Most adults eat for more than 15 hours a day, with a tendency for late-night eating. This causes “metabolic jet lag” – More weight gain, more insulin resistance, more sleep issue, less energy.
When you eat is paramount for disease prevention & chronic disease issue
The time you eat has a direct effect on your circadian rhythms so it affects the way your body processes your meal. The same caloric intake at dinner is more fattening than if consumed at breakfast.
The time between two feeds is also changing your metabolic results:
– In a fed state you use sugar as the main source of energy, switching off the use of fat.
– 4 to 12 hours after eating you enter the post-absorptive state. You start using glycogen, your stored glucose, and some circulating fatty acid.
– From 12 to 14 hours post-meal, you flip your metabolic switch and start to run on ketone bodies, essentially produced from stored fatty acids.
There is a lot of literature to debate at what time this metabolic switch happens post-meal. And most researchers agree that the metabolic switch happens between 12 and 36-hour fasting.
However, the 12 to 16-hour mark is key to initiate healthy longevity without the inconvenience of a full fast.
If you are like me, you may have indulged over the past few months. You may have eaten more treats or simply eat more often.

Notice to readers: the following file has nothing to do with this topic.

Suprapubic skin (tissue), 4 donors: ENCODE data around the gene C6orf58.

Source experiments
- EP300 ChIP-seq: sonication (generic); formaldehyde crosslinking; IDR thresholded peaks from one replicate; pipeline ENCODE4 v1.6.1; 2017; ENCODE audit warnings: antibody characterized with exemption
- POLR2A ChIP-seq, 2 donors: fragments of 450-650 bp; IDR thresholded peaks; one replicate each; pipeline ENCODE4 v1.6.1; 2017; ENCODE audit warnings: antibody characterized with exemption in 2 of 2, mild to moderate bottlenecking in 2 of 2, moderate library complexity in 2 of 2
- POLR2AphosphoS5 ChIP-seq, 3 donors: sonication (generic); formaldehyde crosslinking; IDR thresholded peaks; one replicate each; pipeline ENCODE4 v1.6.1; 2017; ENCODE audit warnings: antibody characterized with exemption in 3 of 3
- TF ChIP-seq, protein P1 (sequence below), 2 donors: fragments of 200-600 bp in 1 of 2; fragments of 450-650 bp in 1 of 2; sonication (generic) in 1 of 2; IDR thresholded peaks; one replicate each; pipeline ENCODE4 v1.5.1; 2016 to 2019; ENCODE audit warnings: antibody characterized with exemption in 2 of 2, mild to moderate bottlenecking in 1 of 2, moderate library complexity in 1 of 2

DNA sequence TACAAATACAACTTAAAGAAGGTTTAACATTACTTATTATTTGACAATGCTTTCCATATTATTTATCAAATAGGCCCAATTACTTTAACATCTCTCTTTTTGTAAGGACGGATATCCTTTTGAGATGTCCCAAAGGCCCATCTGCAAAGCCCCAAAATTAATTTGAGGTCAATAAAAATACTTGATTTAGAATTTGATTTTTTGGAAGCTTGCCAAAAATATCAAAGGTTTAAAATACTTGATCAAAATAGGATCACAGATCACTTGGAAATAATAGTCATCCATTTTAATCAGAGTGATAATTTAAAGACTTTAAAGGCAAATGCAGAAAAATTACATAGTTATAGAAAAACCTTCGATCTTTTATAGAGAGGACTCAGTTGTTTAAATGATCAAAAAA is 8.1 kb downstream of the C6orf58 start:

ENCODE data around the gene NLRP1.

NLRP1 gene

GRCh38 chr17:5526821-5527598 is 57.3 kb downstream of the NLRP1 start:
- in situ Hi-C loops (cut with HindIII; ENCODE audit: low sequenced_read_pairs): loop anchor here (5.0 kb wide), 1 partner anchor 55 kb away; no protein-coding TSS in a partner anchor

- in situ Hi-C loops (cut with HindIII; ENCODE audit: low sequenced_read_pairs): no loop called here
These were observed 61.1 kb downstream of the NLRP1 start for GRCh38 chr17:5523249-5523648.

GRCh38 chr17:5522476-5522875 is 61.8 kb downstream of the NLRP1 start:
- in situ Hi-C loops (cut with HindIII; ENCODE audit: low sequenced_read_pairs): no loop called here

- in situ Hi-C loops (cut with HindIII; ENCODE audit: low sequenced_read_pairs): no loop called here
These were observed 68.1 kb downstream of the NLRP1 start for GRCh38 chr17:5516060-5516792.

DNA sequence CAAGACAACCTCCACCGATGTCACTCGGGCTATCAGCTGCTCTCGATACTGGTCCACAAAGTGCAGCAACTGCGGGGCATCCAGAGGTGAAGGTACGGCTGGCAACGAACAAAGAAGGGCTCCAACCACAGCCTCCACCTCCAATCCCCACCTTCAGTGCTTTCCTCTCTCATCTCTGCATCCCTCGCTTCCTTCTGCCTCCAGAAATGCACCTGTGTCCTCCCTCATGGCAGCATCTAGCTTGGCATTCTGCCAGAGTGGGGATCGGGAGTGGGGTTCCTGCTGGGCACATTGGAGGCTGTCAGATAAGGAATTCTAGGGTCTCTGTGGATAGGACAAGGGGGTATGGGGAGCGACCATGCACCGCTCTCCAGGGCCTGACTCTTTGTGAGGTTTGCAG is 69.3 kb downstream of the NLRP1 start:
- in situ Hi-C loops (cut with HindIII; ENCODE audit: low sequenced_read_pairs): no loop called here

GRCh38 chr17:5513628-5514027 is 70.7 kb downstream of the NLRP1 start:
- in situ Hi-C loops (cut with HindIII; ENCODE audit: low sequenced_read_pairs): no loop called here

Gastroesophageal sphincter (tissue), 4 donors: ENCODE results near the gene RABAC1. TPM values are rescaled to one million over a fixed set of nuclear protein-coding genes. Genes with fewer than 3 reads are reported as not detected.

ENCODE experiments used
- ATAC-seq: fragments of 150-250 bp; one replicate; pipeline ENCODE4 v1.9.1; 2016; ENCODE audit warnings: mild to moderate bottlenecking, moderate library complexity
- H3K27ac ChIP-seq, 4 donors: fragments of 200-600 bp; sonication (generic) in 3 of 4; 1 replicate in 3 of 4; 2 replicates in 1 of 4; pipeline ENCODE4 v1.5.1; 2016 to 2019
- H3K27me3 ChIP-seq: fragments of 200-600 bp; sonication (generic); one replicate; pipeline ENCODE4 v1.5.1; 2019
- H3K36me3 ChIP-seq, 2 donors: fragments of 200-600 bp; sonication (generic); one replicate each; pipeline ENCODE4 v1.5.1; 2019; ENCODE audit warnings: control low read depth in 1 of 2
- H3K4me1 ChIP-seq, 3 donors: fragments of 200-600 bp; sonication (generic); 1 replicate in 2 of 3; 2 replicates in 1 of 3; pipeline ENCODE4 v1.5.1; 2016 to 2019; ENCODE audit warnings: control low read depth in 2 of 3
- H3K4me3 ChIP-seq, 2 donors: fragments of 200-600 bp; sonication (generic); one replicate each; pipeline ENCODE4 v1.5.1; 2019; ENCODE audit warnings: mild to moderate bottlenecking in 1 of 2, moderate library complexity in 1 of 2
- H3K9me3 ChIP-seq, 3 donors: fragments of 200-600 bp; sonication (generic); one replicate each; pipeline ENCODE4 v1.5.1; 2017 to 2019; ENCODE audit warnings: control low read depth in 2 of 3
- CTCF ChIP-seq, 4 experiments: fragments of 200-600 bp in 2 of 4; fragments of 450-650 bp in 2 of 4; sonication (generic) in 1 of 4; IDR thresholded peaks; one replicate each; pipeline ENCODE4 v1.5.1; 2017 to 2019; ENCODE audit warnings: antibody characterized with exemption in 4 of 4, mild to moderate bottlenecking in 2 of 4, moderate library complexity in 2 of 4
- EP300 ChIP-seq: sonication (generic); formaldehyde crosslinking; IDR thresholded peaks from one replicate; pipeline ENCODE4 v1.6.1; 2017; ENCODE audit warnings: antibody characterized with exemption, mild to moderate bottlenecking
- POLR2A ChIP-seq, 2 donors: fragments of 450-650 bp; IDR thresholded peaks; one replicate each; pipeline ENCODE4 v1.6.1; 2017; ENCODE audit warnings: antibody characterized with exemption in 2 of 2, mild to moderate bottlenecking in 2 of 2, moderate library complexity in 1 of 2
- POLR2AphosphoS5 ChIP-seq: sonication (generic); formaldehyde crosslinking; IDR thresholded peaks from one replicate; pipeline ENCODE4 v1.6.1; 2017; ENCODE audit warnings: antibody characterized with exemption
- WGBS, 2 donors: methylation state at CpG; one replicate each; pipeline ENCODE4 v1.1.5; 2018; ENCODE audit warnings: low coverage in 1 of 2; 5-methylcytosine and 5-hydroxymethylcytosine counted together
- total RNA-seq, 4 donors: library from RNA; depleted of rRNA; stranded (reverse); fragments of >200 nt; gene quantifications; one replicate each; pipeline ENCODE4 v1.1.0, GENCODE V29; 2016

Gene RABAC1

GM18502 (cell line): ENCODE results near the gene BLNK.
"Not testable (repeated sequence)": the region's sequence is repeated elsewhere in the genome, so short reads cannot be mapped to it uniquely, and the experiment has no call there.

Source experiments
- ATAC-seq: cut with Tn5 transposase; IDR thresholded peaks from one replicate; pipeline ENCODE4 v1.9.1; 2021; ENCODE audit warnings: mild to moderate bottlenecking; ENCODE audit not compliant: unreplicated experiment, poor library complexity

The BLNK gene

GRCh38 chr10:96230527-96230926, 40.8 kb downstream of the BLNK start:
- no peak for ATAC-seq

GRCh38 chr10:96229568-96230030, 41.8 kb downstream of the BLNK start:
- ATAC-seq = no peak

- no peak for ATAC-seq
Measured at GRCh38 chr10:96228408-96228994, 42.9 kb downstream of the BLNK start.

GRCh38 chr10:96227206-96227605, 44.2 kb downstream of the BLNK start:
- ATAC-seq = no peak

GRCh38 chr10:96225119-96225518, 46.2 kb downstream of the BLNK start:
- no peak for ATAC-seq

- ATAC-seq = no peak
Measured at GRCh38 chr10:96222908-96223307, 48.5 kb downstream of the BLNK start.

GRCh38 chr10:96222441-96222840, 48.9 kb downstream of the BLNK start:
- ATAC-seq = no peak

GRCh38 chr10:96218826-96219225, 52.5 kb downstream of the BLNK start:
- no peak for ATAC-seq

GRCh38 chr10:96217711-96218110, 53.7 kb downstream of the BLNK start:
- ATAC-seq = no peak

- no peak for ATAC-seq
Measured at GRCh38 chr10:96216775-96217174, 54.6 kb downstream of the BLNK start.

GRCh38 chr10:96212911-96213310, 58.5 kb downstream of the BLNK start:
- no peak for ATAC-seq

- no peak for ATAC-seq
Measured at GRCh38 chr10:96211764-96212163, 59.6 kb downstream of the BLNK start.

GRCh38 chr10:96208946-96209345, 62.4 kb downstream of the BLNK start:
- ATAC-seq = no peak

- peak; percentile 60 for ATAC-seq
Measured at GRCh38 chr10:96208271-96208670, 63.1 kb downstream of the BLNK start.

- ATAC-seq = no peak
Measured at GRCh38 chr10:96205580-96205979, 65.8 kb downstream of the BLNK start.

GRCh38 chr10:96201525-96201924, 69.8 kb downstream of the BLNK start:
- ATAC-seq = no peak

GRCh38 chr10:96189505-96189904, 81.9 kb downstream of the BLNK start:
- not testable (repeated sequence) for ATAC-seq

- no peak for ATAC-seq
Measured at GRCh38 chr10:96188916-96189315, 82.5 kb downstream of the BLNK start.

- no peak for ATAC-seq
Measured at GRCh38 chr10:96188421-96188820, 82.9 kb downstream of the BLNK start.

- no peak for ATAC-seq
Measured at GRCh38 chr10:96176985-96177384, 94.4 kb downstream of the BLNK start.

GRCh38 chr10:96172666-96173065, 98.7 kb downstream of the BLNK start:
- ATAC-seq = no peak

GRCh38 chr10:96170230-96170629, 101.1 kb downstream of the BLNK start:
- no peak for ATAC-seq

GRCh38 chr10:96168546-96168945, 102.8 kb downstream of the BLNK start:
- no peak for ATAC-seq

Now is a great time to flip your metabolic switch.
This metabolic switch is not only about weight loss, it is also about
– Increasing your health span (not only your lifespan),
– Bringing more energy in your body,
– Preventing chronic illnesses,
– Building up muscle,
– Enhancing your memory,
– Improving your resilience.
You name it!
You start to flip your metabolic switch when you stop burning only sugar and circulating fat and start to burn ketone bodies and fatty tissue breakdown. This only happens when the point of negative energy balance is reached. That means when you stop eating long enough.
Why not starting from 12 hours overnight fast now?
Note: Avoid extending your fasting window if you do suffer from hypoglycaemia. Consult your practitioner to be guided towards the diet plan that is the best for you. When you decide to adopt a fasting lifestyle and extend your fasting window, your practitioner will also ensure your nutrient status is optimum to avoid any side-effects.